What is Insulin Resistance

The fundamental role of insulin is to facilitate cellular uptake of glucose in skeletal muscle and to limit hepatic gluconeogenesis, the other key determinant of steady-state plasma glucose levels. In the steady (or fasted) state the quantity of insulin required to maintain a plasma glucose level depends on muscle mass and hepatic glucose output. However, there is more than a twofold variation in the plasma insulin levels required to maintain identical plasma glucose levels in normal subjects (Hollenbeck and Reaven, 1987). This variation in insulin requirement for glucose disposal has been termed

Time

Figure 2.2 As insulin resistance worsens with age, the pancreas is often able to secrete increasing amounts of insulin over many years to maintain glucose homeostasis. In susceptible individuals, the pancreas eventually becomes 'exhausted' and subsequently glucose concentrations rise into the diabetic range. However, an array of other risk factor abnormalities such as elevations in triglyceride (Trig) or blood pressure (BP), and many novel parameters demonstrated in Figure 2.1 and detailed in the text, frequently accompany worsening insulin resistance. Since many of these are also CVD risk factors, this explains why CVD risk is already high at diagnosis of type 2 diabetes (b). It also explains why the hyperglycaemic element in type 2 diabetes is perhaps a late element in the excess risk of vascular disease in this condition. Of course, risk is further accelerated should individuals with diabetes subsequently develop renal disease. This simplified but conceptual model also illustrates why hyperglycaemia only modestly increases the already high established vascular risk in type 2 diabetes and why treating high glucose levels in isolation will only minimally attenuate vascular risk.

Time

Figure 2.2 As insulin resistance worsens with age, the pancreas is often able to secrete increasing amounts of insulin over many years to maintain glucose homeostasis. In susceptible individuals, the pancreas eventually becomes 'exhausted' and subsequently glucose concentrations rise into the diabetic range. However, an array of other risk factor abnormalities such as elevations in triglyceride (Trig) or blood pressure (BP), and many novel parameters demonstrated in Figure 2.1 and detailed in the text, frequently accompany worsening insulin resistance. Since many of these are also CVD risk factors, this explains why CVD risk is already high at diagnosis of type 2 diabetes (b). It also explains why the hyperglycaemic element in type 2 diabetes is perhaps a late element in the excess risk of vascular disease in this condition. Of course, risk is further accelerated should individuals with diabetes subsequently develop renal disease. This simplified but conceptual model also illustrates why hyperglycaemia only modestly increases the already high established vascular risk in type 2 diabetes and why treating high glucose levels in isolation will only minimally attenuate vascular risk.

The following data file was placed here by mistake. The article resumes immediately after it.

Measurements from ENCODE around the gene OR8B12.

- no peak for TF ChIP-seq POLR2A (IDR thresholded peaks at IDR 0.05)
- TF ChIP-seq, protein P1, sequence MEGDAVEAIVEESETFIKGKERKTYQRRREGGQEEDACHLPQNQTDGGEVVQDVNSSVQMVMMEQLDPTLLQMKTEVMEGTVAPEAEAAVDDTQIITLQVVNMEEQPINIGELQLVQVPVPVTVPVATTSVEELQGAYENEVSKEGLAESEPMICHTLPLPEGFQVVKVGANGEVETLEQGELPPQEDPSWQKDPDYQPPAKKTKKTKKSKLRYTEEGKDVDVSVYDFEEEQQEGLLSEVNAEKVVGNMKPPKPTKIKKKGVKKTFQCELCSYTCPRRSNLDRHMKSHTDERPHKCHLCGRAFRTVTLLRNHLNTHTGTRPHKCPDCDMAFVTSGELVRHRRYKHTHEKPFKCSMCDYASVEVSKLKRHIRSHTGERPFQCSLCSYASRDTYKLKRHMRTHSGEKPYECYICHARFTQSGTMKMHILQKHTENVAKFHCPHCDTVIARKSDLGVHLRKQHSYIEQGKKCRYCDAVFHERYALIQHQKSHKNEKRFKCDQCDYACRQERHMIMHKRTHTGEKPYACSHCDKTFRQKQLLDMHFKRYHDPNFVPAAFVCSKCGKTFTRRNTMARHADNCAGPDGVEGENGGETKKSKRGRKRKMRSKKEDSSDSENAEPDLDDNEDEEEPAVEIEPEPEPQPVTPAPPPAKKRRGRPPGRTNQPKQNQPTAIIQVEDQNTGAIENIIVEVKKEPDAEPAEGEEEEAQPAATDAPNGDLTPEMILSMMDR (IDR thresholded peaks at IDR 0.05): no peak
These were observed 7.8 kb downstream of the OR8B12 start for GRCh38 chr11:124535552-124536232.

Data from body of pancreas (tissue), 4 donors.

insulin resistance, whereby subjects needing higher amounts of insulin are 'insulin resistant' compared to those who need lesser amounts of insulin. Insulin response is a linear variable across populations; insulin resistance (or insulin sensitivity) is a relative concept in normal glucose-tolerant subjects, and there are no absolute cut-off values.

In pathogenic terms insulin resistance is a principal feature of type 2 diabetes and precedes the clinical development of the disease by 10-20 years (Warram etal., 1990). Insulin resistance is caused by the decreased ability of peripheral target tissues (muscle and liver) to respond properly to normal insulin levels. Initially, increasing pancreatic insulin secretion is able to counteract insulin resistance and thus normal glucose homoeostasis can be maintained. However, pancreatic reserve eventually diminishes in the face of increasing peripheral demands and thus glucose concentrations rise, heralding a diagnosis of type 2 diabetes once plasma glucose concentrations go beyond universally agreed diagnostic cut-offs, whether fasting or post-glucose loading.

Diabetes 2

Diabetes 2

Diabetes is a disease that affects the way your body uses food. Normally, your body converts sugars, starches and other foods into a form of sugar called glucose. Your body uses glucose for fuel. The cells receive the glucose through the bloodstream. They then use insulin a hormone made by the pancreas to absorb the glucose, convert it into energy, and either use it or store it for later use. Learn more...

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